About Cheerio

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In general I am a cheery and energetic person. But I am enshrouded in a cloak of iron. That cloak is the weight of greiving my son, whom I've lost to adoption.

Monday, October 24, 2011

What a MESS!!!

Change is inevitable.
We can't always accurately predict ahead of time what the outcomes of change will be, nor can we always foresee the far-reaching effects of its tendrils.

The change comes,
and later we find that - oh, no!   I'm not liking this effect at all!

So it is with my blog(s).  Having been silent for months, changes happened while I was away.  With my most recent posts people were unable to add comments, so I had to adjust my settings.

Somewhere I clicked something, and I'm not entirely sure what it was, but I wish I could undo it.

All my old posts are now one huge long run-on paragraph.  If you're a regular visitor, you'll know immediately that is NOT my style.

So, now I'm going to be cleaning up a huge unintended mess as I go through all the blog posts I've ever written, and try to make them presentable and put back in the paragraph breaks for the intended emphasis.

That's what happens when we make decisions without a full understanding of its implications.  So it is with adoption...

Pregnant, afraid, and considering adoption she gets sucked into a world where the truth of the far-reaching effects of such a decision is skillfully hidden from her.

Later could be days, weeks, or maybe years down the road.  She turns a corner to find out she has yet another big huge mess that ties directly back to the 'decision' to give up her baby for adoption.  Unexpected effects could be dealing with the adoption closing, it could be finding out that the people who supported adoption as the best decision are nowhere to be found after the fact, it could be the inability to have another child, it could be the inward slicing of the knife as peers, friends, or co-workers have babies of their own, it could be silence after trying to reach out to adoptee who is now an adult, it could be flat out rejection after being found, it could be the difficulty of keeping ones head above water during the cycles of depression that threaten to suck her under each and every year...the possibilities go on, and on, and on.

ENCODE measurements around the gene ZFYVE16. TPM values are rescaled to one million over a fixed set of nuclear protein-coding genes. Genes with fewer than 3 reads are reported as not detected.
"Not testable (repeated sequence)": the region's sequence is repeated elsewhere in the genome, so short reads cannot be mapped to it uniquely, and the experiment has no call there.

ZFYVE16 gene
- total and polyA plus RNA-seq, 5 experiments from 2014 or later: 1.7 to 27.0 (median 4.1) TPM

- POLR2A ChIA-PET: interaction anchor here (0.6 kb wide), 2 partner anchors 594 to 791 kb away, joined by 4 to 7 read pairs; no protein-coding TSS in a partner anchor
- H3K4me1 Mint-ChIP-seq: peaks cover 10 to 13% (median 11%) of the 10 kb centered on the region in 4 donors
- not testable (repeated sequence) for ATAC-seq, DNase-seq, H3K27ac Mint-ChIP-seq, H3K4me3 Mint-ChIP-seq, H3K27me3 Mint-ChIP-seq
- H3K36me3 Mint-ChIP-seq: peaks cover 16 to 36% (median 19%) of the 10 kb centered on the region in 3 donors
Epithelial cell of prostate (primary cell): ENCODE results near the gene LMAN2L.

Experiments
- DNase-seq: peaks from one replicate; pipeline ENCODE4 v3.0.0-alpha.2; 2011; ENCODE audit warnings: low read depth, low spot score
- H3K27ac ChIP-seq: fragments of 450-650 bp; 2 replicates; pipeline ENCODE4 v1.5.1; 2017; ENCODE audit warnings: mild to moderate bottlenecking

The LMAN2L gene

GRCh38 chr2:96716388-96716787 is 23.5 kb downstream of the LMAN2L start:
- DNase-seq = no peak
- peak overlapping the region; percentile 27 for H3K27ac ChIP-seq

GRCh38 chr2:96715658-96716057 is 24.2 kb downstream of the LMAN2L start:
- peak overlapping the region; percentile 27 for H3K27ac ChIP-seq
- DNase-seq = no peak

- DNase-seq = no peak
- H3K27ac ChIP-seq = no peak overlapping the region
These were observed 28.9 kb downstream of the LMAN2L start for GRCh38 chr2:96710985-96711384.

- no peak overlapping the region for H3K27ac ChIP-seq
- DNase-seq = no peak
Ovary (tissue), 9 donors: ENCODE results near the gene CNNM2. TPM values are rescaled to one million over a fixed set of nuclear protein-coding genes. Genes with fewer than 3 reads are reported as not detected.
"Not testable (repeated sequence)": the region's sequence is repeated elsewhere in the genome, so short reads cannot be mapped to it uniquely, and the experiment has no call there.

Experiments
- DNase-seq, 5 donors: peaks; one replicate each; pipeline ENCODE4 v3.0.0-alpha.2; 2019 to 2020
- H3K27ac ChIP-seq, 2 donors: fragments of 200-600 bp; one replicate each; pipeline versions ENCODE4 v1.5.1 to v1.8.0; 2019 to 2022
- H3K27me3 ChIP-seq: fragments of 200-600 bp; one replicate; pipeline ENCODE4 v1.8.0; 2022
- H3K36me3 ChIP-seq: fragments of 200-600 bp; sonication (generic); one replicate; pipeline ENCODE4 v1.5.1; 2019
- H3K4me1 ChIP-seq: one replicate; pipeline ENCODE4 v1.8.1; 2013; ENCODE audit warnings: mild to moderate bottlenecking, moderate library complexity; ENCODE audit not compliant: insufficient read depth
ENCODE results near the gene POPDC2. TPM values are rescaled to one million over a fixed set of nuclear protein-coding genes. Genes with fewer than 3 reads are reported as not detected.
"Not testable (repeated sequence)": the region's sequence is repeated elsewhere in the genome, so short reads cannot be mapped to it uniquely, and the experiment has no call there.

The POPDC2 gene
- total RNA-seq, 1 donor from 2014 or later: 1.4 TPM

By then, there is no way to un-do it.  We're simply left trying to figure out how to cope, how to deal, how to repair all the damage (if that is even possible) and pull together yet another room full of shattered pieces of our heart or life back together just to survive.

Adoption does not "solve" a "problem" -
it only creates different ones, and more of them.

what a
H O R R O Rific

Thursday, October 13, 2011

Wishing You a Happy 17th Birthday

Happy 17th Birthday
His Birthdate: October 13, 1994
It was a Thursday, just as it is this year too.

It’s a gloomy day outside.  No sunshine, just periods of rain.  A reflection of my own soul.

We’ve had so much rain this year.  I hear my son loves the snow and winter sports, so I keep wondering how much snow all that rain would have translated into.

Yesterday was a really hard day. As I drove into work I realized that it was on a Wednesday so many years ago that I drove my boyfriend’s car into work.  He was away at college and we traded cars or a few weeks, since I wasn’t supposed to drive my car because it didn't have power steering.

A manager sent me home before noon.  He said I sounded uncomfortable and it was making him nervous.  I didn’t want to go home, what was I going to do at home by myself?  Alas Barry won and I drove back to my apartment where my kitten Monster Paws greeted me.